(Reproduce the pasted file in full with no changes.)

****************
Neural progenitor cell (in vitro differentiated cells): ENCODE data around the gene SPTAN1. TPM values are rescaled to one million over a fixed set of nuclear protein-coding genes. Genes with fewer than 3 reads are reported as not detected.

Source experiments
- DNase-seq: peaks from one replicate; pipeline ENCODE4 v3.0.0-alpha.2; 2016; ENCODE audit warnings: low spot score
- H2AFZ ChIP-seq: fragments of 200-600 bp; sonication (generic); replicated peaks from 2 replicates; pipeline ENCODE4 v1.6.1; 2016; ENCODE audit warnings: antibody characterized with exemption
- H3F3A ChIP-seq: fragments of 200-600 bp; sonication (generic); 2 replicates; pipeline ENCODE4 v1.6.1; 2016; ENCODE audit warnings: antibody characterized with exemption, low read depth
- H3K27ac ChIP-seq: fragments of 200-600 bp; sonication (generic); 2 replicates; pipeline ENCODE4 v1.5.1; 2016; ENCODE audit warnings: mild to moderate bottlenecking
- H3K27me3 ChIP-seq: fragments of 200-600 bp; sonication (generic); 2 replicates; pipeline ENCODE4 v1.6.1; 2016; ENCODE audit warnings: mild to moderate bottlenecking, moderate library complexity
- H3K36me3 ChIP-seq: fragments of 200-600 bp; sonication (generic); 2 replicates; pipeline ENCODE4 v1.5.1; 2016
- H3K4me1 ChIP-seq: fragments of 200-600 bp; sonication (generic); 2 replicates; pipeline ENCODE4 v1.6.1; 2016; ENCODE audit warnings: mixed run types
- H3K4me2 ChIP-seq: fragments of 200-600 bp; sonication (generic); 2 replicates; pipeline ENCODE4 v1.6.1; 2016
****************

Neural progenitor cell (in vitro differentiated cells): ENCODE data around the gene SPTAN1. TPM values are rescaled to one million over a fixed set of nuclear protein-coding genes. Genes with fewer than 3 reads are reported as not detected.

Source experiments
- DNase-seq: peaks from one replicate; pipeline ENCODE4 v3.0.0-alpha.2; 2016; ENCODE audit warnings: low spot score
- H2AFZ ChIP-seq: fragments of 200-600 bp; sonication (generic); replicated peaks from 2 replicates; pipeline ENCODE4 v1.6.1; 2016; ENCODE audit warnings: antibody characterized with exemption
- H3F3A ChIP-seq: fragments of 200-600 bp; sonication (generic); 2 replicates; pipeline ENCODE4 v1.6.1; 2016; ENCODE audit warnings: antibody characterized with exemption, low read depth
- H3K27ac ChIP-seq: fragments of 200-600 bp; sonication (generic); 2 replicates; pipeline ENCODE4 v1.5.1; 2016; ENCODE audit warnings: mild to moderate bottlenecking
- H3K27me3 ChIP-seq: fragments of 200-600 bp; sonication (generic); 2 replicates; pipeline ENCODE4 v1.6.1; 2016; ENCODE audit warnings: mild to moderate bottlenecking, moderate library complexity
- H3K36me3 ChIP-seq: fragments of 200-600 bp; sonication (generic); 2 replicates; pipeline ENCODE4 v1.5.1; 2016
- H3K4me1 ChIP-seq: fragments of 200-600 bp; sonication (generic); 2 replicates; pipeline ENCODE4 v1.6.1; 2016; ENCODE audit warnings: mixed run types
- H3K4me2 ChIP-seq: fragments of 200-600 bp; sonication (generic); 2 replicates; pipeline ENCODE4 v1.6.1; 2016